The EAT said a worker facing disciplinary charges and a dismissal procedure “is entitled to expect that the decision will be taken by the appropriate officer, without having been lobbied by other parties as to the findings he should make as to culpability.”

According to the  EAT:

“… an investigating officer is entitled to call for advice from human resources; but human resources must be very careful to limit advice essentially to questions of law and procedure and process and to avoid straying into areas of culpability, let alone advising on what was the appropriate sanction….. It was not for Human Resources to advise whether the finding should be one of simple misconduct or gross misconduct”.

In the United States, most workers who do  not belong to unions or receive the protection of an employment contract can be fired for almost any reason – without any cause –  as long as the reason doesn’t break an actual law (i.e. discrimination)  or a narrowly defined public policy (i.e. protection for whistleblowers).  There is no legal requirement that employers treat workers with respect, dignity and fundamental fairness.  Of course, employers who are not fair  risk significant liability if the worker later files a lawsuit alleging a violation of the law, such as a race or sex discrimination lawsuit.

The Employment Appeal Tribunal is a superior court of record in the United Kingdom that hears  appeals from Employment Tribunals in England, Scotland and Wales.

New Book on Age Discrimination in Employment

I am pleased to announce the publication of my new book, Overcoming Age Discrimination in Employment: An Essential Guide for Workers, Advocates & Employers, a timely and much needed resource to understand the major law governing age discrimination law in the United States.

old paper or parchment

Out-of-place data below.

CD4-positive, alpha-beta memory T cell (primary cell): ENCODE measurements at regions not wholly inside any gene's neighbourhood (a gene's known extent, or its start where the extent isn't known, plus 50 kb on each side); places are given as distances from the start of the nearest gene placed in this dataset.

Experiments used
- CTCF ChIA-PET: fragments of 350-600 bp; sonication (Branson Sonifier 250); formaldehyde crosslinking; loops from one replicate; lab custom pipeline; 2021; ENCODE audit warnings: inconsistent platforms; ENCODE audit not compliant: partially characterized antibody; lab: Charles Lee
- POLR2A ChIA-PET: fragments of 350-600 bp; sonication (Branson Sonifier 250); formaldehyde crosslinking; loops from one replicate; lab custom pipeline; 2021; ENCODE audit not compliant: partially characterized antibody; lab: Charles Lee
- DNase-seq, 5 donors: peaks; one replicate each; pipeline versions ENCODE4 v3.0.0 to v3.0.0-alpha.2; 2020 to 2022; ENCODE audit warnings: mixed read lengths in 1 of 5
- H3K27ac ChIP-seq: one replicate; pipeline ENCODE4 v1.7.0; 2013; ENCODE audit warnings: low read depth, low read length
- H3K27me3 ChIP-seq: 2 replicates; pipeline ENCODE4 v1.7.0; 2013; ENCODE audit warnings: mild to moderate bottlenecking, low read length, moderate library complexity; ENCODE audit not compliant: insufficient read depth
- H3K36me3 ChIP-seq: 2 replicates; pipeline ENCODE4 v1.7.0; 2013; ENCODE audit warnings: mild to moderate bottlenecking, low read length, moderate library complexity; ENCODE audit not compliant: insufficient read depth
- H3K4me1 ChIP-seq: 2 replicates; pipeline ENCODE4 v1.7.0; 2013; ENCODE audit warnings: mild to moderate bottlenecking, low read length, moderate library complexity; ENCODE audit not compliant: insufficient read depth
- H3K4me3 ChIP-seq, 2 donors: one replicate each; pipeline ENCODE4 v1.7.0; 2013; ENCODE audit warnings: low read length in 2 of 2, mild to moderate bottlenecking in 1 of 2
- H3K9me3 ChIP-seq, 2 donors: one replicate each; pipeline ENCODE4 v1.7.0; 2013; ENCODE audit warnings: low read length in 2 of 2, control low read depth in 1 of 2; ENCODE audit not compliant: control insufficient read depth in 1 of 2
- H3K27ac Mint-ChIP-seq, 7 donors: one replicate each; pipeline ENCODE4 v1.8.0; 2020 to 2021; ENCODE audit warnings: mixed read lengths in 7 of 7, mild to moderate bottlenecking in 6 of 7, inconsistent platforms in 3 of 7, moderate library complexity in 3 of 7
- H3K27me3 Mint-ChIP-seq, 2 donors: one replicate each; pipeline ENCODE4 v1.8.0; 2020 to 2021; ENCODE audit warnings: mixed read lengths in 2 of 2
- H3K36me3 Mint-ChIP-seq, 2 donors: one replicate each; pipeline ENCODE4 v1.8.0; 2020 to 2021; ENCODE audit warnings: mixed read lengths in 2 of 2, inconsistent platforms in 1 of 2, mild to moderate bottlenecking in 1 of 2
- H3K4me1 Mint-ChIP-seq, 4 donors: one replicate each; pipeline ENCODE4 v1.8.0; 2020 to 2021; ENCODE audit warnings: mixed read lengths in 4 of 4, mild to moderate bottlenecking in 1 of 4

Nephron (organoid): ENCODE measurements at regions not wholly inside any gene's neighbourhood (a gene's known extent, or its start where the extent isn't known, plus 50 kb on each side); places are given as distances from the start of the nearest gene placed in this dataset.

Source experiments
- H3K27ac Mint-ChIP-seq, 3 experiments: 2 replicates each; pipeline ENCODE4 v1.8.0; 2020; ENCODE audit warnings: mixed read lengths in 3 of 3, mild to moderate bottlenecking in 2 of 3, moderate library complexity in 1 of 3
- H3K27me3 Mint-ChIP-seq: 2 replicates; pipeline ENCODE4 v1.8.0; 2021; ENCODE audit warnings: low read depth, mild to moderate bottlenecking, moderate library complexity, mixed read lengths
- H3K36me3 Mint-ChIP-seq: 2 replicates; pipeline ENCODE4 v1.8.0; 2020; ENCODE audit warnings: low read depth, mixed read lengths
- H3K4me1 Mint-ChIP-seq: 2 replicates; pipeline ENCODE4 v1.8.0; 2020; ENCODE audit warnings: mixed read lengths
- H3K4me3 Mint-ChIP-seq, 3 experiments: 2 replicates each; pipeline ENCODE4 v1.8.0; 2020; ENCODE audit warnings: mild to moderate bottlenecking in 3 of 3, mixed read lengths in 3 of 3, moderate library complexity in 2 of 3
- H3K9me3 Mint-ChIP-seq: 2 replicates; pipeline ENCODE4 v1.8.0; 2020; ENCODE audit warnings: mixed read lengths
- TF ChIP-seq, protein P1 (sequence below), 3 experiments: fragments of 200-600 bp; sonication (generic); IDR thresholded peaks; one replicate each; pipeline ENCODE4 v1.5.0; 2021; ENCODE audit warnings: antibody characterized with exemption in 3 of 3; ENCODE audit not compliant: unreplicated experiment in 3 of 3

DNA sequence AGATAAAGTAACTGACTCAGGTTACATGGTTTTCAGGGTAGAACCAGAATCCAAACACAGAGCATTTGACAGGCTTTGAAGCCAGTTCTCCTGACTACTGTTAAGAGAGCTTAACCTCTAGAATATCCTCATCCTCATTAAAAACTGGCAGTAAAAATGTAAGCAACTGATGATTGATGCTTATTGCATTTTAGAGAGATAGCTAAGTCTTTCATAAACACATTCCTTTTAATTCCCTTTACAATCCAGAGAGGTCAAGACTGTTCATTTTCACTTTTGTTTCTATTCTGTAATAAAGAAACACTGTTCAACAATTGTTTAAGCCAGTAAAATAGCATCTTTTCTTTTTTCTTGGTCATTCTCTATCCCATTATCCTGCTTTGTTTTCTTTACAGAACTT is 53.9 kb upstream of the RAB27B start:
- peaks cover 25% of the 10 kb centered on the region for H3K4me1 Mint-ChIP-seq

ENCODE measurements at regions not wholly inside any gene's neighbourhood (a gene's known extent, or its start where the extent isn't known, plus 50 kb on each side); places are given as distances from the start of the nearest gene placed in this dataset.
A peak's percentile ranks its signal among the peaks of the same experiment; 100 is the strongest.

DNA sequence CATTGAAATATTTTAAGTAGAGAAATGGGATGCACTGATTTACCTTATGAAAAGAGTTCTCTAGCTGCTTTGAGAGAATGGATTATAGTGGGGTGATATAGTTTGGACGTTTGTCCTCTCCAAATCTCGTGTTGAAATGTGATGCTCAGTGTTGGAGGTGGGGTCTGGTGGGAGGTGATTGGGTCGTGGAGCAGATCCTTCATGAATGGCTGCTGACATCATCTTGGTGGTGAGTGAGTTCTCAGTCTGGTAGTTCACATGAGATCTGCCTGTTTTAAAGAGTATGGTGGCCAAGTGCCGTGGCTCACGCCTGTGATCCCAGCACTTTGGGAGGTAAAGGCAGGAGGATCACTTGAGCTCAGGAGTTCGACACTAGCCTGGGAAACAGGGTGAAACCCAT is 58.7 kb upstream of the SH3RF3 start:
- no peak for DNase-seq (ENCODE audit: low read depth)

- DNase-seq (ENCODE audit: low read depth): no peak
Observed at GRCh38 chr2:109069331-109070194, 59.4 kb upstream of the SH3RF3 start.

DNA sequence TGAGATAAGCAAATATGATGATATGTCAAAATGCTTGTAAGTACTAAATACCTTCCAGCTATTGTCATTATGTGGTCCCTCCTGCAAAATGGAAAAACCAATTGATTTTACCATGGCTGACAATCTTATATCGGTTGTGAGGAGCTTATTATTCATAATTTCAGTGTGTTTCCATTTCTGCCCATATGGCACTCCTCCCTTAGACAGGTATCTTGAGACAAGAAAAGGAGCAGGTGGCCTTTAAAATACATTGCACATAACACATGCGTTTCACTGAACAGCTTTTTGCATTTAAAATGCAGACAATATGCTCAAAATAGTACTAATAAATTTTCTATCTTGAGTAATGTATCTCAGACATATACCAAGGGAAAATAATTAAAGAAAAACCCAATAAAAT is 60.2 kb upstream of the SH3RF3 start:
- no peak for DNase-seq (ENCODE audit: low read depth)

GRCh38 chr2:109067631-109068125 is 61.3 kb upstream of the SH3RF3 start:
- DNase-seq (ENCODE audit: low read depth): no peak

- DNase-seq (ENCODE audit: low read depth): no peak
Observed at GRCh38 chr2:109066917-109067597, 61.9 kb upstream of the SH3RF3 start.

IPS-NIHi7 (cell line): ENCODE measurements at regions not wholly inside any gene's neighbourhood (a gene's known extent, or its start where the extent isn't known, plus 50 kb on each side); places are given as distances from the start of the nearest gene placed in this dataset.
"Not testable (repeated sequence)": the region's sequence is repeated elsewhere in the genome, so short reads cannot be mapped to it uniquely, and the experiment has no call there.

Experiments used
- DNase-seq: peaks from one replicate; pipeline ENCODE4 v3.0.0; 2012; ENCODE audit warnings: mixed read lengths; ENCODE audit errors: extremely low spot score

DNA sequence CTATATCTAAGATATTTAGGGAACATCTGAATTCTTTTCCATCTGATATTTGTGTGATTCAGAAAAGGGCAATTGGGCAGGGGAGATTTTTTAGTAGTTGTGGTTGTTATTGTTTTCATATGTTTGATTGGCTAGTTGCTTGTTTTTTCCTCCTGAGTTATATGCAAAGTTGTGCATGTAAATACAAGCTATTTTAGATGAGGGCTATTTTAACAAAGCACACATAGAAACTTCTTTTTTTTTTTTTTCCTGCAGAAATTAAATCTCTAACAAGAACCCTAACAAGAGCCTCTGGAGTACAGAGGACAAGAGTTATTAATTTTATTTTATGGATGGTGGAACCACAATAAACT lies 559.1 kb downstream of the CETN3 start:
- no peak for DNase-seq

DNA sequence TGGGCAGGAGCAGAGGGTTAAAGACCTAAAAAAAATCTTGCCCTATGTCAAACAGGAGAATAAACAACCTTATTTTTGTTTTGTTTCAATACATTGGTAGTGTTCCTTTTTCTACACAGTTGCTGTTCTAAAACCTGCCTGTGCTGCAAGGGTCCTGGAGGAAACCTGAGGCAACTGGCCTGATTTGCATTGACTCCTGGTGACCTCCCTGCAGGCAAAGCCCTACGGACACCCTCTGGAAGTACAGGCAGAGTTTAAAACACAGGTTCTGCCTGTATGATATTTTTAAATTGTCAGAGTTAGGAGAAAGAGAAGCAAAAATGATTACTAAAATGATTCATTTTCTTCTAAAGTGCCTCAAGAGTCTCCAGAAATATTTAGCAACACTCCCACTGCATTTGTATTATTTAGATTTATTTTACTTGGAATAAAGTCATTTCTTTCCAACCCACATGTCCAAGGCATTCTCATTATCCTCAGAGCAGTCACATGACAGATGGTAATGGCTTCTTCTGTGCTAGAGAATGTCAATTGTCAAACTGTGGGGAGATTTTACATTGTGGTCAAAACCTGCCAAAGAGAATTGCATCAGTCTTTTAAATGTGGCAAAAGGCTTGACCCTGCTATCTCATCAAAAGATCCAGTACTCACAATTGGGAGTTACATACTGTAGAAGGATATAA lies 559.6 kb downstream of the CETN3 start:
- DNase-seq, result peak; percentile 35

This book provides an easy-to-understand overview of the Age Discrimination in Employment Act of 1967 (ADEA), using real cases from the federal courts and the U.S. Equal Employment Opportunity Commission to demonstrate how common age-related issues in the workplace are analyzed and decided under the law.

Overcoming Age Discrimination in Employment helps employers avoid costly age discrimination lawsuits, damage to reputation and unnecessary turnover at a time of increasing competition for skilled workers. It helps workers understand, confront and overcome age discrimination in employment, which can lead to job loss, a depleted savings account, forced early retirement, and years of impoverishment.

A number of factors make older workers more vulnerable to age discrimination in employment today than in the past.

A major reason why older workers face epidemic age discrimination today is that the ADEA offers far less protection to older workers than Title VII of the Civil Rights Act of 1964 provides to victims of employment discrimination on the basis of race, sex, religion, color and national origin. Meanwhile, the difficult economy since the Great Recession has given employers unprecedented incentive to replace experienced higher-paid older workers with cheap young labor. The problem of age discrimination has not only been ignored by the Obama administration but has been made considerably worse.

The book answers such questions as:

  • When do ageist remarks rise to the level of illegal harassment?
  • What common and often successful ploys do employers use to hide age discrimination?
  • What is “reasonable” age discrimination?